What: Loveland Opera Theater’s production of “Elixir of Love,” directed by Juliana Bishop Hoch and Brian Clay Luedloff
When: Friday, Mar. 6 and Saturday, Mar. 7 at 7:30 p.m.; Sunday, Mar. 8 at 2:30 p.m.; informal talks before performances at 6:30 p.m. and 1:30 p.m.
Where: The Rialto Theater, 228 E. 4th St., Loveland.
Two alternating casts perform
Opera is not for everyone, and I’m not going to pretend it is, but for those who are curious, or perhaps even apprehensive for the wrong reasons, I’ll make the case that the Loveland Opera Theater is a perfect chance to try it for all the right reasons. This weekend is the right time, the Rialto Theater is the right place, and the LOT’s production of Gaetano Donizetti’s “Elixir of Love” is the prize.
Myth 1: Opera is Hard to Understand
“Elixir of Love” is sung in English with helpful follow-along supertitles. The storyline is simple enough to put you at ease and complex enough to engage. And everything from the acting, the singing, along with the staging and choreography, is charming and well executed by the company.
The story is set in rural Italy in the mid-1800s. The wealthy village beauty Adina (Kristin Jensen/Maria Lindsey) is hounded by love-struck peasant Nemorino (Pablo Romero/Michael Kilcoyne), and is also courted by the dashing soldier, Sgt. Belcore (Randy White/Jungwoo Kim). Traveling medicine show huckster Dr. Dulcamara (Joe Massman/Robert Hoch) dupes the desperate Nemorino out of his last coin for a magic love potion. The potion’s only real power is giving Nemorino the courage to speak his heart to Adina and press her to reveal her true feelings about him. And because it’s a comic opera, you know it ends well, for most of the characters anyway.
One of the finest moments of Saturday night’s performance was the recitative by Pablo Romero as Nemorino — “Only one tear glistened there.” The entire story is summed up by his hope-beyond-hope that one tear on the face of Adina means, despite what she says, that she loves him, too. Simple and moving.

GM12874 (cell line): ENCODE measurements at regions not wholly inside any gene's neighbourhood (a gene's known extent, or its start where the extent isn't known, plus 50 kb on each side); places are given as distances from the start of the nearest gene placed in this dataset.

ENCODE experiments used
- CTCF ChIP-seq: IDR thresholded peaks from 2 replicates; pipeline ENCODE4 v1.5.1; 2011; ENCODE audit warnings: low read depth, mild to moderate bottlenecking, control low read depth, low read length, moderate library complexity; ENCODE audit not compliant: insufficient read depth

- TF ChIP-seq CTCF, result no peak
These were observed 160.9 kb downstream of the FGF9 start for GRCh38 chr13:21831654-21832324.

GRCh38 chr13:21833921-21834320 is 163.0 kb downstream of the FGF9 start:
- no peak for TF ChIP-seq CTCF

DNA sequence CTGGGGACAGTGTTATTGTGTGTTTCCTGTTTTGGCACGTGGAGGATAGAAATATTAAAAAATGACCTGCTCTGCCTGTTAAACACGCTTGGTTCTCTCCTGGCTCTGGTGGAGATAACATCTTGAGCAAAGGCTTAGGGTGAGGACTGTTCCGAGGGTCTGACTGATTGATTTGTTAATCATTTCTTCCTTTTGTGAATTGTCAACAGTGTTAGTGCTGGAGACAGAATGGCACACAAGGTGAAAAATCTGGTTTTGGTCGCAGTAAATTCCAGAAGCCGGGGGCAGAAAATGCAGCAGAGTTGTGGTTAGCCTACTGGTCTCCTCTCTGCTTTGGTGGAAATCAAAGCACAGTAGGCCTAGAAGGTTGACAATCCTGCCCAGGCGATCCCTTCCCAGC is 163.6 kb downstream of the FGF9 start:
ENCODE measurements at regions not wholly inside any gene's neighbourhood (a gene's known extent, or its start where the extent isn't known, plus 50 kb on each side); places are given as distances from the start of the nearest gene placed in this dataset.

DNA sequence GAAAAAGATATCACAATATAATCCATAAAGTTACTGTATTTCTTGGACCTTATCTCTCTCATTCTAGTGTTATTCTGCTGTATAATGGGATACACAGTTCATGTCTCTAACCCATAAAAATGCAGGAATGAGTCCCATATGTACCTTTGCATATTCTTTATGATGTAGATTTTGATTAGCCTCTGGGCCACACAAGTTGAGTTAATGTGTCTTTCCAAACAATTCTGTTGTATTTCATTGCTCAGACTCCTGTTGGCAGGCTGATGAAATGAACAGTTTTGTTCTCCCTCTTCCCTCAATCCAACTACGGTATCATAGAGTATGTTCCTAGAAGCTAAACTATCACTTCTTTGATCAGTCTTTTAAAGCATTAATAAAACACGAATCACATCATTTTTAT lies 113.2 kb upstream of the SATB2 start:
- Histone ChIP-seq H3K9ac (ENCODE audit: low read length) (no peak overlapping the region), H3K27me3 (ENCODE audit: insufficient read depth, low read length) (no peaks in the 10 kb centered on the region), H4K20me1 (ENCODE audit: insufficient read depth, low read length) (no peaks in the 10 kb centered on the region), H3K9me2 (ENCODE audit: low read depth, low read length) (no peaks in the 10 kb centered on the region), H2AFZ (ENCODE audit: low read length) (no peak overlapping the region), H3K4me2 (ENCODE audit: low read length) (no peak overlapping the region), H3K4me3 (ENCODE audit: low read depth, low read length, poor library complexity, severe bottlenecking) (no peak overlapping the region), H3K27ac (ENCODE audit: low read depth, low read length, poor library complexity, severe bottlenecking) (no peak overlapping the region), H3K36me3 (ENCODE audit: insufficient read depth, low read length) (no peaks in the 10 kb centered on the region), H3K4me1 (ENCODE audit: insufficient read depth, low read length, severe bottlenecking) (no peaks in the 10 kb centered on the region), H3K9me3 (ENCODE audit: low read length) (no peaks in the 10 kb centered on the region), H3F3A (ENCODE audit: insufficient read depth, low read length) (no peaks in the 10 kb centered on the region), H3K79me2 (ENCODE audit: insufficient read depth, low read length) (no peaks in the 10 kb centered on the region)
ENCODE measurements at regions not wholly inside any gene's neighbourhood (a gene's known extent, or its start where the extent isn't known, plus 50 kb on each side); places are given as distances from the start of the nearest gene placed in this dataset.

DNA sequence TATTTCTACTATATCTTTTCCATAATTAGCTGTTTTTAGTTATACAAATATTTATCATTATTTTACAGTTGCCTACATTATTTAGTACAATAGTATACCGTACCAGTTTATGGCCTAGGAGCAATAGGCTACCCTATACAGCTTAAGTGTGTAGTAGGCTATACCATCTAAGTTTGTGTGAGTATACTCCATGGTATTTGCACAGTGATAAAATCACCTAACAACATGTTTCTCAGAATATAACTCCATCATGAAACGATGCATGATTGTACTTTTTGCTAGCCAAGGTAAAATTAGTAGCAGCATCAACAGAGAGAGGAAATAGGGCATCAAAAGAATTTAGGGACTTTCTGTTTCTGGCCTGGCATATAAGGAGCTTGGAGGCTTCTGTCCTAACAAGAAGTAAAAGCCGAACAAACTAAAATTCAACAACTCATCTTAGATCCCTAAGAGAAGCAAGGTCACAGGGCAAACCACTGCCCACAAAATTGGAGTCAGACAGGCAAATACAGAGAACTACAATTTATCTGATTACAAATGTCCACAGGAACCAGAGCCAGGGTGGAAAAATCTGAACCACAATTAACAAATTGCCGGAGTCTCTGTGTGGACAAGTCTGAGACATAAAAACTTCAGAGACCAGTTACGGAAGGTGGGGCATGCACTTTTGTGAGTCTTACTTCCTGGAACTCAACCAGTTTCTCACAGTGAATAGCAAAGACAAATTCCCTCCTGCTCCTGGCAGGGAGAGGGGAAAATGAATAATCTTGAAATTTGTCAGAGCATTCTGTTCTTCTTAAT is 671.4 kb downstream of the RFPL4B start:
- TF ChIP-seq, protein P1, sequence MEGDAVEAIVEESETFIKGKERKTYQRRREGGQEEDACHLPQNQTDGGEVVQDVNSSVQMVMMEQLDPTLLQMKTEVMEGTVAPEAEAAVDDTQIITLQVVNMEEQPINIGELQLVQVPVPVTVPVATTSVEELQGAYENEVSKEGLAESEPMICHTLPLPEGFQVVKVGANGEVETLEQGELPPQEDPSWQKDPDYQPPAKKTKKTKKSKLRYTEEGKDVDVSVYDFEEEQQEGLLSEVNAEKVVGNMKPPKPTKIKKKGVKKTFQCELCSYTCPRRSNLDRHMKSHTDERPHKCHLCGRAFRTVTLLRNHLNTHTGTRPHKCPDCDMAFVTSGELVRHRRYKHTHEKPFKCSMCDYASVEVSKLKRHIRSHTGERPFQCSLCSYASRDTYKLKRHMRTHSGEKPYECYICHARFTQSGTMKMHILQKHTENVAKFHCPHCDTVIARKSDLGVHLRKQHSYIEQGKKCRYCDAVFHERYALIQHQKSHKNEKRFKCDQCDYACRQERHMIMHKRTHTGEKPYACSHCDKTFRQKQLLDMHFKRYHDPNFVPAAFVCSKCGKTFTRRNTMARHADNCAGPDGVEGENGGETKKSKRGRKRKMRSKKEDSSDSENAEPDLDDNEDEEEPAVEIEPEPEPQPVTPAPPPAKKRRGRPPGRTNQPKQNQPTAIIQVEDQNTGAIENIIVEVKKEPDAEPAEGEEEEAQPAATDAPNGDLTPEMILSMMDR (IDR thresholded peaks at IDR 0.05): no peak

Adding yet another facet to making this production more accessible, LOT co-founder Robert Hoch gives informal talks before each performance, a primer on how opera has changed with the times to stay relevant and exciting for new audiences. He gives a delightful introduction to a sometimes misunderstood genre and takes questions from the audience.
Myth 2: Community Opera is Sub-Par
I beg to differ. There was nothing amateurish about any part of the production. The singers, many who are local (bass-baritone Joe Massman for one), performed with heart and polish. They will no doubt move onto bigger things, which is one of the goals of the LOT, but never let it be said their performances in “Elixir” were lacking. Their voices were strong and rich. The intimate setting of the Rialto with its great acoustics allowed the singers to reach the audience, even those in the balcony, in a natural but powerful way. Opera isn’t necessarily best with the largest voices in the largest venues.
Myth 3: Opera is Too Expensive
Tickets to area opera productions can run from $65 to $120. Tickets for this show are $25 regular admission, $18 student/senior. What about refreshments you ask? The Rialto concessions are “reality-based” and are easy on the wallet. I appreciate a dollar box of candy served by kindly folks who treat you with respect.
There is true value in the experience of an opera performed with a live orchestra in a beautiful theater. Take a chance; catch this rare opportunity for a great local evening out.
<p><span style=”font-size: small;”><span style=”font-family: arial,helvetica,sans-serif;”>”Elixir of Love” cast members from left, Kristin Jensen (Adina), Michael Kilcoyne (Nemorino), Robert Hoch (Dr. Dulcamara), Rachel Smith (Gianetta), and Randy White (Sgt. Belcore). The singers were double cast.</span></span></p>